This week Australian shares got close to two-and-a-half year lows due to an oversupply of oil, which saw crude oil prices fall below $US30 per barrel. Yesterday we witnessed the S&P/ASX 200 (Index: ^AXJO) (ASX: XJO) drop more than 2.2 per cent to 4865, its lowest since July 2013.

Following the crash, I thought it would be a great time to find some blue chip income stocks paying good solid dividends to help ease the pain.

By income stocks, I mean stocks paying great fully franked dividends.

There are three main components to the list I’ve compiled below.

  1. The dividend yield, which is the income component
  2. The dividends must be fully franked, which will remove the taxation component
  3. Dividend payout ratio, the percentage of earnings paid to shareholders in dividends. This is for information purposes only

What is a dividend yield?

The dividend yield tells investors how much they are earning on a common stock from the dividend alone based on the current market price.

The dividend yield ratio is one of the most commonly quoted financial ratios and shows how much a company pays out in dividends each year as a percentage of its share price. It’s expressed as a percentage and is calculated by dividing the annual dividends paid out by the current share price.

Dividend Yield = annual dividends per share
current share price

 

Example
Interim dividend $1.00
Final dividend $1.50
Share price $35.60
(1.00 + 1.50) / 35.60 = 0.07 or 7.0%

There are two types of dividend yield based on time period. Put simply, a ‘trailing yield’ is calculated using the total dividends over the past year, and a ‘forward yield’ is some estimation of the future dividend yield of a stock.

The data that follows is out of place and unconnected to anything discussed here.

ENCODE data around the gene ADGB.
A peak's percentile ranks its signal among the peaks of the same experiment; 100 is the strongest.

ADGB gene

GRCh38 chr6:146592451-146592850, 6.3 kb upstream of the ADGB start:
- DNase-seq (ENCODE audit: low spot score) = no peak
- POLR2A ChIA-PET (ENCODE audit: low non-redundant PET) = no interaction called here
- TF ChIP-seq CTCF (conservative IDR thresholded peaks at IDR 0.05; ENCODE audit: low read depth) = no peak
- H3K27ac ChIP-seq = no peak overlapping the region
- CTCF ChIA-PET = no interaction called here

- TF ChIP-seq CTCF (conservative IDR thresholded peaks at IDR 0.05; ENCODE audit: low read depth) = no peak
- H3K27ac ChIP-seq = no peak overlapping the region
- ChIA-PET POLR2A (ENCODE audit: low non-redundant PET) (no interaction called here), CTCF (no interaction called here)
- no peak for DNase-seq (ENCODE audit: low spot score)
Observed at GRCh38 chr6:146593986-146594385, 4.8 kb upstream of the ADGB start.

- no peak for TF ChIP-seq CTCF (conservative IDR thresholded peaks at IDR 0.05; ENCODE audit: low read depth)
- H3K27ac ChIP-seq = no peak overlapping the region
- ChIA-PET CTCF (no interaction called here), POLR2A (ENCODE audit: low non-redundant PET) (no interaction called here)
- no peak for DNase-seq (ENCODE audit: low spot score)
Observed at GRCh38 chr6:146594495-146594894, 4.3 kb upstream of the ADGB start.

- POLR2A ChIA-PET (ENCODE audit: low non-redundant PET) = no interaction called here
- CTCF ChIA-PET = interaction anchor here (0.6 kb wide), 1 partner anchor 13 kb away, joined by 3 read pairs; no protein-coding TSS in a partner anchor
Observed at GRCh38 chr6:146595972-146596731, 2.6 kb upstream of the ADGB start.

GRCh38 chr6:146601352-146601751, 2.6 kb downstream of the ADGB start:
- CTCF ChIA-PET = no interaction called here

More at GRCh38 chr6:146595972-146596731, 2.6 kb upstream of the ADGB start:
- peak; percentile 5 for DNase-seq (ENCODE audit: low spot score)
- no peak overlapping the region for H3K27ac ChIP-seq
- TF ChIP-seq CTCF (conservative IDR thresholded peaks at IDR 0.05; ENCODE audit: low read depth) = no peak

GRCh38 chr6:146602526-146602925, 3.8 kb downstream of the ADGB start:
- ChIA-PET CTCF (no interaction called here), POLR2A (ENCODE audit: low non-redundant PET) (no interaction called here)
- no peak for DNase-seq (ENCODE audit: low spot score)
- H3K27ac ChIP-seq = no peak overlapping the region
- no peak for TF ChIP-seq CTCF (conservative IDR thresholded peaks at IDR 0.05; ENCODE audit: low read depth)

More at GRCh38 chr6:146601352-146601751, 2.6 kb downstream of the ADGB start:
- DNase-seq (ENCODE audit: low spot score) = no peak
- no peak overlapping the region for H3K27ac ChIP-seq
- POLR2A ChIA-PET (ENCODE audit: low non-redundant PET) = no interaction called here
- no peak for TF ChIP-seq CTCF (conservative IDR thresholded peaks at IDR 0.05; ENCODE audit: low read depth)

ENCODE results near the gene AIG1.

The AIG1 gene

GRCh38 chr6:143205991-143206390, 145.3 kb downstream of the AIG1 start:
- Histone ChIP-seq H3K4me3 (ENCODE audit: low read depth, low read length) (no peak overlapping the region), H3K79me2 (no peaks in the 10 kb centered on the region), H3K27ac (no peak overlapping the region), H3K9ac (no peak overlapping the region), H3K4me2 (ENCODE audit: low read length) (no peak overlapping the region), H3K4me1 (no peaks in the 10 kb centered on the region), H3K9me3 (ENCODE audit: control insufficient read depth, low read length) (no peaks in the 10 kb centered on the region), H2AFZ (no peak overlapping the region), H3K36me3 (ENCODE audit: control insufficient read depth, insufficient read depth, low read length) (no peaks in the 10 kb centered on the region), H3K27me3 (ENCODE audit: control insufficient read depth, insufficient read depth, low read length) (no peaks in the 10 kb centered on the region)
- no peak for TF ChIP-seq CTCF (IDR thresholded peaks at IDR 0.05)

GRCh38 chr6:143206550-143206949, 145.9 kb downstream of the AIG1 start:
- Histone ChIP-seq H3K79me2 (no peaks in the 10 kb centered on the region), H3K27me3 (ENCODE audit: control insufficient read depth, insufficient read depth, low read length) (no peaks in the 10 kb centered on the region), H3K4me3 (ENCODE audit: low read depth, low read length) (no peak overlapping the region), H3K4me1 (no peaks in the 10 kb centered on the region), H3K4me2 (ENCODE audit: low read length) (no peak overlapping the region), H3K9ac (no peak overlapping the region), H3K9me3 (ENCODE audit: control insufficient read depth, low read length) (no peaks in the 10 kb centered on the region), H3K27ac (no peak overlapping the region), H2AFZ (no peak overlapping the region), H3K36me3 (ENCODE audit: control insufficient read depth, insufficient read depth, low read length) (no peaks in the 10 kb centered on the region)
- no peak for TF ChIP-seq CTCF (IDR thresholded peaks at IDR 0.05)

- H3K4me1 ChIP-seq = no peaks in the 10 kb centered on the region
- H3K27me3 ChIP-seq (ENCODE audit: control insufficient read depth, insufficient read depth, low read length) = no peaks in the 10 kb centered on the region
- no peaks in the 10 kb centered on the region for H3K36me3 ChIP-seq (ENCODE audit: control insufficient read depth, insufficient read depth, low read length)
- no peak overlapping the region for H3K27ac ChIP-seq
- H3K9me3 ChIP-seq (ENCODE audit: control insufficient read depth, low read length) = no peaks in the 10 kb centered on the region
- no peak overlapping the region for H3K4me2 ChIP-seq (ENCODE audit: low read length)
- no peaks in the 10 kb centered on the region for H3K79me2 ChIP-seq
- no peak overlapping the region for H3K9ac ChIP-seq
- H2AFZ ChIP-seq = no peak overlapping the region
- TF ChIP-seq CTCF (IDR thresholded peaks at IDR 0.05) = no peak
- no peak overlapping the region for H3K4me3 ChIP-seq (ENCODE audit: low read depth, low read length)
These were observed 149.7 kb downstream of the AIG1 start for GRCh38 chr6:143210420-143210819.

Considering the yield offered by many large ASX-listed companies is higher than the current RBA Cash Rate of 2.0%, investing for dividends can be an attractive strategy for the conservative portion of an investor’s portfolio.

I’ve used the trailing yield over the past 12 months. Although investors must note that a high trailing yield is often a sign that the market expects the dividend to be cut and there should not be relied upon.

What does fully franked mean?

Fully franked dividends mean you don’t need to pay tax on the dividends you receive because it’s already been paid for by the company.

Dividends are paid out of profits which have already been subject to Australian company tax which is currently 30%. This means that shareholders receive a rebate for the tax paid by the company on profits distributed as dividends.

What is the dividend payout ratio?

The dividend payout ratio is the percentage of earnings that the company pays to shareholders in dividends.

Example
Earnings per share $10
Dividends per share $5
Div Payout Ratio 50%

Now that you understand the dividend yield, dividend payout ratio, and fully franked. Here’s the search criteria I used:

Sectors include: Consumer Discretionary, Consumer Staples, Energy, Financials, Healthcare, Industrials, Information Technology, Materials, Telecommunication Services, Utilities

Market Cap – Large Cap

Trailing Div Yield % – Greater than 4.8%

Company Div Yield % Div Payout Ratio Franking %
1 BHP Billiton Limited (ASX: BHP) 10.00% 89.00% 100.00%
2 Santos Ltd (ASX: STO) 8.10% 64.00% 100.00%
3 Woodside Petroleum Limited (ASX: WPL) 8.10% 87.00% 100.00%
4 Australia and New Zealand Banking Group (ASX: ANZ) 7.10% 67.00% 100.00%
5 National Australia Bank Ltd. (ASX: NAB) 7.10% 89.00% 100.00%
6 Rio Tinto Limited (ASX: RIO) 7.00% 42.00% 100.00%
7 Suncorp Group Ltd (ASX: SUN) 6.40% 87.00% 100.00%
8 Westpac Banking Corp (ASX: WBC) 6.00% 73.00% 100.00%
9 Bendigo and Adelaide Bank Ltd (ASX: BEN) 5.90% 76.00% 100.00%
10 Telstra Corporation Ltd (ASX: TLS) 5.70% 88.00% 100.00%
11 Insurance Australia Group Ltd (ASX: IAG) 5.60% 77.00% 100.00%
12 Bank of Queensland Limited (ASX: BOQ) 5.60% 80.00% 100.00%
13 Woolworths Limited (ASX: WOW) 5.40% 71.00% 100.00%
14 Commonwealth Bank of Australia (ASX: CBA) 5.20% 78.00% 100.00%
15 Wesfarmers Ltd (ASX: WES) 5.00% 102.00% 100.00%

 

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Motley Fool contributor John Hopkins has no position in any stocks mentioned. Unless otherwise noted, the author does not have a position in any stocks mentioned by the author in the comments below. The Motley Fool Australia has no position in any of the stocks mentioned. We Fools may not all hold the same opinions, but we all believe that considering a diverse range of insights makes us better investors. The Motley Fool has a disclosure policy. This article contains general investment advice only (under AFSL 400691). Authorised by Bruce Jackson.